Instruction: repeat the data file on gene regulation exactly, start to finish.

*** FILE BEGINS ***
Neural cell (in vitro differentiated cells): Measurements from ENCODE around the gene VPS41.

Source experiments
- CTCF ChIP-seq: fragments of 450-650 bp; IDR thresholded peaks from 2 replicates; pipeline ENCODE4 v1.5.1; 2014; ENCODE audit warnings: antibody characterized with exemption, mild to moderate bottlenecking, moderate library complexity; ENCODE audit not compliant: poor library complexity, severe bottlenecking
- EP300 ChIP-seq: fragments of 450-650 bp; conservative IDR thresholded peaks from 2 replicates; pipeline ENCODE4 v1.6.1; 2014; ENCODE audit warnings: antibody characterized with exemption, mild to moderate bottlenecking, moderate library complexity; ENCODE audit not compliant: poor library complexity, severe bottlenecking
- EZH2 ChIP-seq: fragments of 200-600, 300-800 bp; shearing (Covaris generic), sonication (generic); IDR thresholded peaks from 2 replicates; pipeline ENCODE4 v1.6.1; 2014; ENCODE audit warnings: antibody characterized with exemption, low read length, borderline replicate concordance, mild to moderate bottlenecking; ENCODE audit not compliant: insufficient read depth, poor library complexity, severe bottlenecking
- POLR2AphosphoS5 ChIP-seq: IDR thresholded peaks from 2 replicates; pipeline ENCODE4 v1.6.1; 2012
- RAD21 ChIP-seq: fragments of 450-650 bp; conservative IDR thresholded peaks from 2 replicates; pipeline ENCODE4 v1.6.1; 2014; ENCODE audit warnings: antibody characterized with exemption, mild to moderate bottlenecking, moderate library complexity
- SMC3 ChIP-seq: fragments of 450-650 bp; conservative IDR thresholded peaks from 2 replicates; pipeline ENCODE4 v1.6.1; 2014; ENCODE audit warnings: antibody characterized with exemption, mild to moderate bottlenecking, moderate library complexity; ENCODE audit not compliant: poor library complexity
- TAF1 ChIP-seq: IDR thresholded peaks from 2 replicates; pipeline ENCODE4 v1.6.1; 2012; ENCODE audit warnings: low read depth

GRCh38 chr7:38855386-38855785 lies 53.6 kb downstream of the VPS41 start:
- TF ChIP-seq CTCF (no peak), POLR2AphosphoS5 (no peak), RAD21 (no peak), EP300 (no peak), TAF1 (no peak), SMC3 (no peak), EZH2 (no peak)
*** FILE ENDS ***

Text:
Neural cell (in vitro differentiated cells): Measurements from ENCODE around the gene VPS41.

Source experiments
- CTCF ChIP-seq: fragments of 450-650 bp; IDR thresholded peaks from 2 replicates; pipeline ENCODE4 v1.5.1; 2014; ENCODE audit warnings: antibody characterized with exemption, mild to moderate bottlenecking, moderate library complexity; ENCODE audit not compliant: poor library complexity, severe bottlenecking
- EP300 ChIP-seq: fragments of 450-650 bp; conservative IDR thresholded peaks from 2 replicates; pipeline ENCODE4 v1.6.1; 2014; ENCODE audit warnings: antibody characterized with exemption, mild to moderate bottlenecking, moderate library complexity; ENCODE audit not compliant: poor library complexity, severe bottlenecking
- EZH2 ChIP-seq: fragments of 200-600, 300-800 bp; shearing (Covaris generic), sonication (generic); IDR thresholded peaks from 2 replicates; pipeline ENCODE4 v1.6.1; 2014; ENCODE audit warnings: antibody characterized with exemption, low read length, borderline replicate concordance, mild to moderate bottlenecking; ENCODE audit not compliant: insufficient read depth, poor library complexity, severe bottlenecking
- POLR2AphosphoS5 ChIP-seq: IDR thresholded peaks from 2 replicates; pipeline ENCODE4 v1.6.1; 2012
- RAD21 ChIP-seq: fragments of 450-650 bp; conservative IDR thresholded peaks from 2 replicates; pipeline ENCODE4 v1.6.1; 2014; ENCODE audit warnings: antibody characterized with exemption, mild to moderate bottlenecking, moderate library complexity
- SMC3 ChIP-seq: fragments of 450-650 bp; conservative IDR thresholded peaks from 2 replicates; pipeline ENCODE4 v1.6.1; 2014; ENCODE audit warnings: antibody characterized with exemption, mild to moderate bottlenecking, moderate library complexity; ENCODE audit not compliant: poor library complexity
- TAF1 ChIP-seq: IDR thresholded peaks from 2 replicates; pipeline ENCODE4 v1.6.1; 2012; ENCODE audit warnings: low read depth

GRCh38 chr7:38855386-38855785 lies 53.6 kb downstream of the VPS41 start:
- TF ChIP-seq CTCF (no peak), POLR2AphosphoS5 (no peak), RAD21 (no peak), EP300 (no peak), TAF1 (no peak), SMC3 (no peak), EZH2 (no peak)